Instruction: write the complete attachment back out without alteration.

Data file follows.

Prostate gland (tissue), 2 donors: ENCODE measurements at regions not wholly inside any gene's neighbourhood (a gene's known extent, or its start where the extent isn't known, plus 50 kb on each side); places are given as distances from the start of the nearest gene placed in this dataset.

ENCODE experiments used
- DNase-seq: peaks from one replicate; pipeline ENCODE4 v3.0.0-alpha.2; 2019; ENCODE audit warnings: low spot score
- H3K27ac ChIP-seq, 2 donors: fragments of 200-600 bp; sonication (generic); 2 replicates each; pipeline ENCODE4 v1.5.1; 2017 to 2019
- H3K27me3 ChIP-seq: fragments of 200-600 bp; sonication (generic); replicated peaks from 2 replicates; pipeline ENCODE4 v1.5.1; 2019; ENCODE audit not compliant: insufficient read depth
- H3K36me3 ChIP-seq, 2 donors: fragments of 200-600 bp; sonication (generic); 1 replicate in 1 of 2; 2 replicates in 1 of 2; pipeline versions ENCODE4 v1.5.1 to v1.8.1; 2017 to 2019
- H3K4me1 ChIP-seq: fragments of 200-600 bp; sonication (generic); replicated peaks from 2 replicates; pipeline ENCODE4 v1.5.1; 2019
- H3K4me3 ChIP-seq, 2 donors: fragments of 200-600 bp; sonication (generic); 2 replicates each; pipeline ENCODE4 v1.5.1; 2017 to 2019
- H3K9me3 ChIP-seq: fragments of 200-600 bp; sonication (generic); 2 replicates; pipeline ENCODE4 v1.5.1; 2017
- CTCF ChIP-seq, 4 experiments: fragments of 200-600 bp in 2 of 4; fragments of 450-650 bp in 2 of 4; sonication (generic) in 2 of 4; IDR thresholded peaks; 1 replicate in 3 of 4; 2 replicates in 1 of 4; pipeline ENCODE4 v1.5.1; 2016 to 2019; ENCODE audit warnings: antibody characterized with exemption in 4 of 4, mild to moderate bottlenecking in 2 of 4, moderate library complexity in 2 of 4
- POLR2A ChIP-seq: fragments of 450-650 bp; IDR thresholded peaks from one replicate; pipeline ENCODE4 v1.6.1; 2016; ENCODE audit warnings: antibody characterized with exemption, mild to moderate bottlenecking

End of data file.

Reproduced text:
Prostate gland (tissue), 2 donors: ENCODE measurements at regions not wholly inside any gene's neighbourhood (a gene's known extent, or its start where the extent isn't known, plus 50 kb on each side); places are given as distances from the start of the nearest gene placed in this dataset.

ENCODE experiments used
- DNase-seq: peaks from one replicate; pipeline ENCODE4 v3.0.0-alpha.2; 2019; ENCODE audit warnings: low spot score
- H3K27ac ChIP-seq, 2 donors: fragments of 200-600 bp; sonication (generic); 2 replicates each; pipeline ENCODE4 v1.5.1; 2017 to 2019
- H3K27me3 ChIP-seq: fragments of 200-600 bp; sonication (generic); replicated peaks from 2 replicates; pipeline ENCODE4 v1.5.1; 2019; ENCODE audit not compliant: insufficient read depth
- H3K36me3 ChIP-seq, 2 donors: fragments of 200-600 bp; sonication (generic); 1 replicate in 1 of 2; 2 replicates in 1 of 2; pipeline versions ENCODE4 v1.5.1 to v1.8.1; 2017 to 2019
- H3K4me1 ChIP-seq: fragments of 200-600 bp; sonication (generic); replicated peaks from 2 replicates; pipeline ENCODE4 v1.5.1; 2019
- H3K4me3 ChIP-seq, 2 donors: fragments of 200-600 bp; sonication (generic); 2 replicates each; pipeline ENCODE4 v1.5.1; 2017 to 2019
- H3K9me3 ChIP-seq: fragments of 200-600 bp; sonication (generic); 2 replicates; pipeline ENCODE4 v1.5.1; 2017
- CTCF ChIP-seq, 4 experiments: fragments of 200-600 bp in 2 of 4; fragments of 450-650 bp in 2 of 4; sonication (generic) in 2 of 4; IDR thresholded peaks; 1 replicate in 3 of 4; 2 replicates in 1 of 4; pipeline ENCODE4 v1.5.1; 2016 to 2019; ENCODE audit warnings: antibody characterized with exemption in 4 of 4, mild to moderate bottlenecking in 2 of 4, moderate library complexity in 2 of 4
- POLR2A ChIP-seq: fragments of 450-650 bp; IDR thresholded peaks from one replicate; pipeline ENCODE4 v1.6.1; 2016; ENCODE audit warnings: antibody characterized with exemption, mild to moderate bottlenecking